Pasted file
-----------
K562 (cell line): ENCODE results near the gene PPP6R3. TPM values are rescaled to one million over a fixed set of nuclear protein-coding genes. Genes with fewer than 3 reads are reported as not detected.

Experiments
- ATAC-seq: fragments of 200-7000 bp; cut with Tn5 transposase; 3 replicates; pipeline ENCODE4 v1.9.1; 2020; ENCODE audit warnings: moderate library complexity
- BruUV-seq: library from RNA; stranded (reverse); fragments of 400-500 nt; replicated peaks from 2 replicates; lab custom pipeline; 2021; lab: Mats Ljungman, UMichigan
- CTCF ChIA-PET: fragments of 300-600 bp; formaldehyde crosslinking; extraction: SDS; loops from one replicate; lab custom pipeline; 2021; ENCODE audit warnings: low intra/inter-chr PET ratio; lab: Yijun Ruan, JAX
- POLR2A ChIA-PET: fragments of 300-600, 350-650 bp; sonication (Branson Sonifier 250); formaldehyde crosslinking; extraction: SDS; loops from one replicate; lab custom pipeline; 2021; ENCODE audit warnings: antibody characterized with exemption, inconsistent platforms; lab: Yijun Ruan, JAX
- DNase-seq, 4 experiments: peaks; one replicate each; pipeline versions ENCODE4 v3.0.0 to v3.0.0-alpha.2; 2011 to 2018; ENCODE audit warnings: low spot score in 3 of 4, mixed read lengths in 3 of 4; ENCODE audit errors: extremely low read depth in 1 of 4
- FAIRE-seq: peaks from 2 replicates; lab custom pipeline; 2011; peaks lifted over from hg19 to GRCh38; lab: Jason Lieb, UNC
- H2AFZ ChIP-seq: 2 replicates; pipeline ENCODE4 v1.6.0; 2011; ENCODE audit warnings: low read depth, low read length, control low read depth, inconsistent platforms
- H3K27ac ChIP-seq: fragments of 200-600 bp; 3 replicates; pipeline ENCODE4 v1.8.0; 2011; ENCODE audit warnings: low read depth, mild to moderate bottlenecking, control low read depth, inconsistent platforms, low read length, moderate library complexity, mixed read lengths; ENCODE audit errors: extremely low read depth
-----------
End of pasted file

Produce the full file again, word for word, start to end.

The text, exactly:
K562 (cell line): ENCODE results near the gene PPP6R3. TPM values are rescaled to one million over a fixed set of nuclear protein-coding genes. Genes with fewer than 3 reads are reported as not detected.

Experiments
- ATAC-seq: fragments of 200-7000 bp; cut with Tn5 transposase; 3 replicates; pipeline ENCODE4 v1.9.1; 2020; ENCODE audit warnings: moderate library complexity
- BruUV-seq: library from RNA; stranded (reverse); fragments of 400-500 nt; replicated peaks from 2 replicates; lab custom pipeline; 2021; lab: Mats Ljungman, UMichigan
- CTCF ChIA-PET: fragments of 300-600 bp; formaldehyde crosslinking; extraction: SDS; loops from one replicate; lab custom pipeline; 2021; ENCODE audit warnings: low intra/inter-chr PET ratio; lab: Yijun Ruan, JAX
- POLR2A ChIA-PET: fragments of 300-600, 350-650 bp; sonication (Branson Sonifier 250); formaldehyde crosslinking; extraction: SDS; loops from one replicate; lab custom pipeline; 2021; ENCODE audit warnings: antibody characterized with exemption, inconsistent platforms; lab: Yijun Ruan, JAX
- DNase-seq, 4 experiments: peaks; one replicate each; pipeline versions ENCODE4 v3.0.0 to v3.0.0-alpha.2; 2011 to 2018; ENCODE audit warnings: low spot score in 3 of 4, mixed read lengths in 3 of 4; ENCODE audit errors: extremely low read depth in 1 of 4
- FAIRE-seq: peaks from 2 replicates; lab custom pipeline; 2011; peaks lifted over from hg19 to GRCh38; lab: Jason Lieb, UNC
- H2AFZ ChIP-seq: 2 replicates; pipeline ENCODE4 v1.6.0; 2011; ENCODE audit warnings: low read depth, low read length, control low read depth, inconsistent platforms
- H3K27ac ChIP-seq: fragments of 200-600 bp; 3 replicates; pipeline ENCODE4 v1.8.0; 2011; ENCODE audit warnings: low read depth, mild to moderate bottlenecking, control low read depth, inconsistent platforms, low read length, moderate library complexity, mixed read lengths; ENCODE audit errors: extremely low read depth